I’m continually disappointed by companies who immediately start complaining that any required sick time is going to negatively affect their general “PTO” policies. If you have a general PTO plan which includes sick, personal and vacation days all in one, try stepping outside the box for just a minute to consider some alternatives. You could separating sick days from vacation and personal days – maybe just for the next coming year. If you just have one way of tracking PTO, try breaking it down a bit. Add a line to your timesheets that designates “PTO-SICK.” It might actually prove beneficial to see how many employees actually take time off for sickness versus personal/vacation time. OR consider adding a temporary policy that will provide sick days for employees who contract a contagious illness during high risk seasons such as the one we are in now. Or maybe, just maybe, think of just adding sick days.

    Most companies in this country don’t do nearly enough to address our growing issues with work-life balance. We work more than most other countries and yet we have no federal requirements for paid holidays, leave or time off. Adding sick days temporarily to address a current epidemic such as H1N1 or permanently to make sure your employees are taking care of themselves is not going to send your business into the ground. Consider what it may do for employee health and moral. I’d like to see HR professionals start standing up for the human side of business once again rather than immediately jumping to the cost and administrative implications.

  • The federal government needs to keep out of the private sector and concentrate on national defense, foreign relations and international issues.

  • CLane

    I came to the office all but 4 out of 40 hours last week from a stomach virus – not the flu…Thought it was something else because I NEVER get sick except for sinus infections once a year. The boss made me go to the doc. So I get screwed because the 3 hours I was out were on a Friday afternoon and I can only make up time during the week the absence occurs. Yes, I know it’s probably generous that I can even make it up. But with no vacation time or sick days (still a newby), it just sucks that I have to have a short paycheck.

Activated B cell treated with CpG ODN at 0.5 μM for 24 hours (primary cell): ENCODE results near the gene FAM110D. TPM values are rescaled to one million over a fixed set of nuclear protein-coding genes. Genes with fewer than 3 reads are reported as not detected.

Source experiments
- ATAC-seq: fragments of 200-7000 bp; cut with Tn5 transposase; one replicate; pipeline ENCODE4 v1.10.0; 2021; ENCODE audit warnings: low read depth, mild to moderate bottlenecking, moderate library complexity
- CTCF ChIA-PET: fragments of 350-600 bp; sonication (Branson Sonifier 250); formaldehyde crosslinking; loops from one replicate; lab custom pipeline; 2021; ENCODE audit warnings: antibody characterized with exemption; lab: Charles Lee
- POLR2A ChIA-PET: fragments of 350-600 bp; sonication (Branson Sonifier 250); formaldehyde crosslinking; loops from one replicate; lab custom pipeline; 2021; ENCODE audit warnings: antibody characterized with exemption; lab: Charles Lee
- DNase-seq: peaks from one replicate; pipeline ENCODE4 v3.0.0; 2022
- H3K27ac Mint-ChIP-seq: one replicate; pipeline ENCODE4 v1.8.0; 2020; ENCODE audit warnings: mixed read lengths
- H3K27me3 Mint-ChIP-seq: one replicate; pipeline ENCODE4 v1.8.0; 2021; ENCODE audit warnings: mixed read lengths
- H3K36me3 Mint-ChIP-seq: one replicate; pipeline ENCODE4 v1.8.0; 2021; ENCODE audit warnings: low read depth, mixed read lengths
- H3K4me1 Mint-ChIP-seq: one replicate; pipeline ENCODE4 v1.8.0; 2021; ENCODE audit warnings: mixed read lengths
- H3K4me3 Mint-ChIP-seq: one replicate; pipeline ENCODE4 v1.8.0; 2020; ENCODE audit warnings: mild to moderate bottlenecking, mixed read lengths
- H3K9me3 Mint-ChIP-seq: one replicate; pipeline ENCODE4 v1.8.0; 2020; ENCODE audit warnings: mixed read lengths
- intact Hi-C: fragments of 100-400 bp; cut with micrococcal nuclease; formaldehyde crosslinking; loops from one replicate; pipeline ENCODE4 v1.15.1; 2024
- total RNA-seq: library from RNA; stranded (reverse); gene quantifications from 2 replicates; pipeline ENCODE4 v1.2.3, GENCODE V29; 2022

• JP Prichard

    That’s an interesting perspective, Sophia. Nice to know your company can handle not paying attention to budgetary concerns. Not everyone has that luxury right now. Or, depending on the industry, at a any time.

    I work in a unionized, municipal environment with little control over agency revenues. The benefits the employee groups want, they’ve already negotiated. If they wanted a different benefit mix that included more sick leave, they have the power to get it. That being said, we’re constantly on the lookout for ways to either expand existing benefits for the same cost, and offer as many voluntary benefits as we can handle administratively.

    We are currently operating at a budget deficit. Over the next two years, because we know what our revenues will be and CANNOT change them, I’ll be laying off 25 employees to bring us back into balance. There is no other expense left to cut.

    If we give each of our current 150 employees FIVE additional days off, that comes to 750 days, or 2 1/2 FTEs. That’s 3 additional people that won’t be able to pay their mortgages, because I’ll have to lay them off.